The 1917 revolution brought economic collapse to all of the tsar’s former subjects. Meanwhile, various combatants in the ensuing civil war—and the nascent Soviet Union’s war with Poland—targeted Jews in particular, leaving some 150,000 dead. Yet, paradoxically, this period was also one of liberation, as Jews were freed from age-old legal restrictions and saw new opportunities. Following World War II, without these new freedoms being revoked, official Soviet anti-Semitism became the norm. In a concise but sweeping lecture, Samuel Kassow tells the story of the revolutionary years and the decades that followed.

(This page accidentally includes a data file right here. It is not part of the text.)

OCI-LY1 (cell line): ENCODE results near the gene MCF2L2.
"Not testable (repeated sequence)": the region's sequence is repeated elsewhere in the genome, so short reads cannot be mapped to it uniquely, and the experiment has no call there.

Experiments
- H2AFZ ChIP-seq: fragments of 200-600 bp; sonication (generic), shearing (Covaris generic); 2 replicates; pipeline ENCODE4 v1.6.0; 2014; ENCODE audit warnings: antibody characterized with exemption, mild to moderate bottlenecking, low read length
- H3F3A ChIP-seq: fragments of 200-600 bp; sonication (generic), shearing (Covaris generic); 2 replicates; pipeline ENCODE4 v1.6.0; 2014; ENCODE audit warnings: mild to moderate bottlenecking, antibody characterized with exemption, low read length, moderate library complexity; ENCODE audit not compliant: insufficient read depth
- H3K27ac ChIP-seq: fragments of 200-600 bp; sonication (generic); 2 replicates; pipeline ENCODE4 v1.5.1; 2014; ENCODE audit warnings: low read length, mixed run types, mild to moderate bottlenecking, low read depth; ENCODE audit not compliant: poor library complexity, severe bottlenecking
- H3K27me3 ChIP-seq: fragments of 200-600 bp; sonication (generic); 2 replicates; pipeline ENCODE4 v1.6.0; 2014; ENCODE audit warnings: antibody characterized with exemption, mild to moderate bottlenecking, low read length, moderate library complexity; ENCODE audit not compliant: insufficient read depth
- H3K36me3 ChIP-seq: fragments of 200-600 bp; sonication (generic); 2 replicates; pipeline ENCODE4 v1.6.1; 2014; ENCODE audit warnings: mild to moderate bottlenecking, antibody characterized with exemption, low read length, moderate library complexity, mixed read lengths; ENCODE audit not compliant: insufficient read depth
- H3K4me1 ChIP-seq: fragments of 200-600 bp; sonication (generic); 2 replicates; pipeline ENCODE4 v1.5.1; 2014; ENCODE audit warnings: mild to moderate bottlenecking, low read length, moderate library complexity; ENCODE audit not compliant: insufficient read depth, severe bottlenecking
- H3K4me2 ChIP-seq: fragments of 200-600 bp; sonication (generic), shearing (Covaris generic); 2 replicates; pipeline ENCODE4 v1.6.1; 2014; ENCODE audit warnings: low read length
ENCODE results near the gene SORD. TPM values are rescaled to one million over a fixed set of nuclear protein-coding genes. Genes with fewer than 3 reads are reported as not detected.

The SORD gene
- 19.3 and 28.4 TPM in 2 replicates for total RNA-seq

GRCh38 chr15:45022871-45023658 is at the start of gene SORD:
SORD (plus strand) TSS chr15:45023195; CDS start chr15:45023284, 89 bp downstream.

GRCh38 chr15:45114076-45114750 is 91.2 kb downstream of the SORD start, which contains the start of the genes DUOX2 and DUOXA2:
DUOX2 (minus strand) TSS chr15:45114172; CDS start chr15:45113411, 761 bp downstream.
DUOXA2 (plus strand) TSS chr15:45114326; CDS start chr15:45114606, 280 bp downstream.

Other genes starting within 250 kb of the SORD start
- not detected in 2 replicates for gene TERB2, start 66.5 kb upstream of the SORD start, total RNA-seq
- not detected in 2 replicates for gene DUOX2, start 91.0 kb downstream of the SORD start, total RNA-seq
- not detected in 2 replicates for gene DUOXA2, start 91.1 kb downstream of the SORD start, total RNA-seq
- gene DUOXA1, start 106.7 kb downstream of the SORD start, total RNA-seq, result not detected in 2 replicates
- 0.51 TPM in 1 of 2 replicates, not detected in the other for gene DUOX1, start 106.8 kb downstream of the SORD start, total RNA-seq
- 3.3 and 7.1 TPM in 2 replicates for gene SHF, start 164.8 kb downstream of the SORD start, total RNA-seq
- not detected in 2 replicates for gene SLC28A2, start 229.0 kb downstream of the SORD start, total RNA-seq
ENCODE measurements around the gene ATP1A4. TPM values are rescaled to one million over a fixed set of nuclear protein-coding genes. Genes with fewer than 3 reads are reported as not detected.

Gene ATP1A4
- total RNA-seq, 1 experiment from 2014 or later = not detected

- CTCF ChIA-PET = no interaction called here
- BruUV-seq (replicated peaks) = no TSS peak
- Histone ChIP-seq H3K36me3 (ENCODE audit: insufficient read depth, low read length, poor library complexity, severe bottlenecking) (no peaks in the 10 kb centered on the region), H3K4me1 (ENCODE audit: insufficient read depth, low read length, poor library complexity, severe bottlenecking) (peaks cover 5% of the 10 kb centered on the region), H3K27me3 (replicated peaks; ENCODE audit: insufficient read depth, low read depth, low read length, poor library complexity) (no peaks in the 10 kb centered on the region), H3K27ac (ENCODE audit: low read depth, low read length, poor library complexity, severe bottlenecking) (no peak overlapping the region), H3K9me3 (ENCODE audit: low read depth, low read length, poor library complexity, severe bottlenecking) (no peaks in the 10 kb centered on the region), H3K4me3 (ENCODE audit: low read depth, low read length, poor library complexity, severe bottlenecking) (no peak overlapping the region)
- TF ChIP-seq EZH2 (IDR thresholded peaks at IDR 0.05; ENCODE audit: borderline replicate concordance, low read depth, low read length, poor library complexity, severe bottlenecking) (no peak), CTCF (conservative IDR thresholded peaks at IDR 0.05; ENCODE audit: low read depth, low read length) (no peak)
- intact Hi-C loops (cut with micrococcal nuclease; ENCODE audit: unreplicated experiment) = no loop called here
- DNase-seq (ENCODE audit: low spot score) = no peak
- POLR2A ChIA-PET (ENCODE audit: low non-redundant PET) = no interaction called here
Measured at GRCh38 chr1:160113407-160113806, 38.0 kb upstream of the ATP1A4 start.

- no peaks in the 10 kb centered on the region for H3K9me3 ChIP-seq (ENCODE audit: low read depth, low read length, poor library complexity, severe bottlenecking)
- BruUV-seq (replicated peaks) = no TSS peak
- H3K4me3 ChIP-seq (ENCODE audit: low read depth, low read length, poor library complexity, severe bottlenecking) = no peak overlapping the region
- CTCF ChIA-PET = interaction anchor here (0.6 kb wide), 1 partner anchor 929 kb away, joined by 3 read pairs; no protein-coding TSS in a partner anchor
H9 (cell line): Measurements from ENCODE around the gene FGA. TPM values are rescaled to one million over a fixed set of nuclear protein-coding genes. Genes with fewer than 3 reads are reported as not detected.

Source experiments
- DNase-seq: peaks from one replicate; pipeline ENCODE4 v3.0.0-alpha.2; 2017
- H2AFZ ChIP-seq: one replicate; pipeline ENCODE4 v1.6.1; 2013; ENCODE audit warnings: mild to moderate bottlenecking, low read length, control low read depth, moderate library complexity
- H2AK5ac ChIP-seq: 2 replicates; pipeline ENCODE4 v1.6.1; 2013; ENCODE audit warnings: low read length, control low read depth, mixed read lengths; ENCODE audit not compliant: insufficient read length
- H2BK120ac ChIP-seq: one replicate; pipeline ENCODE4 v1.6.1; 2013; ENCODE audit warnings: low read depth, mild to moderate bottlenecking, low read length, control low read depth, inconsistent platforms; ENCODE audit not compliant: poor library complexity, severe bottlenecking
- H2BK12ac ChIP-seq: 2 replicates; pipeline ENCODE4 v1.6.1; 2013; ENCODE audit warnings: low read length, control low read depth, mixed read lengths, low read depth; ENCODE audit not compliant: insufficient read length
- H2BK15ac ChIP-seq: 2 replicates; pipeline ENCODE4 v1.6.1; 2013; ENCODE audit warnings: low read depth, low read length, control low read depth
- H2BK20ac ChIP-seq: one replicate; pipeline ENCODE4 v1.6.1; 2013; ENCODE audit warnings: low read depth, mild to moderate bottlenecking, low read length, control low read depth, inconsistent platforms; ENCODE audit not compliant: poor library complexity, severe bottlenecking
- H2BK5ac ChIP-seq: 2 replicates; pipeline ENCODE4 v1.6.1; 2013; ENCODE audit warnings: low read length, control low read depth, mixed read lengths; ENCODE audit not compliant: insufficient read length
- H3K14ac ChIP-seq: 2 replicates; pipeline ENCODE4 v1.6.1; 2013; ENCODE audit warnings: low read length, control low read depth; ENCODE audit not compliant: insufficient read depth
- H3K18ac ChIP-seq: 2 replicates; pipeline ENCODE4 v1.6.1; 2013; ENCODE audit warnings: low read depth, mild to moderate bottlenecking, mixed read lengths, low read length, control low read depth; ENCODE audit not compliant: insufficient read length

How the Russian Revolution Transformed East European Jewry
Hamas Returns to Its Cycle of Extortion
Last week, Hamas resumed launching explosives attached to balloons and kites into Israel, one of which landed in the southern town of Arad. The IDF responded with airstrikes, and the terrorist group first test-fired a barrage of missile into the Mediterranean and then fired a missile at an Israeli town—provoking further counterstrikes. Why disturb the peace now? Because, writes Yoav Limor, the monthly aid Hamas receives from Qatar is set to expire next month: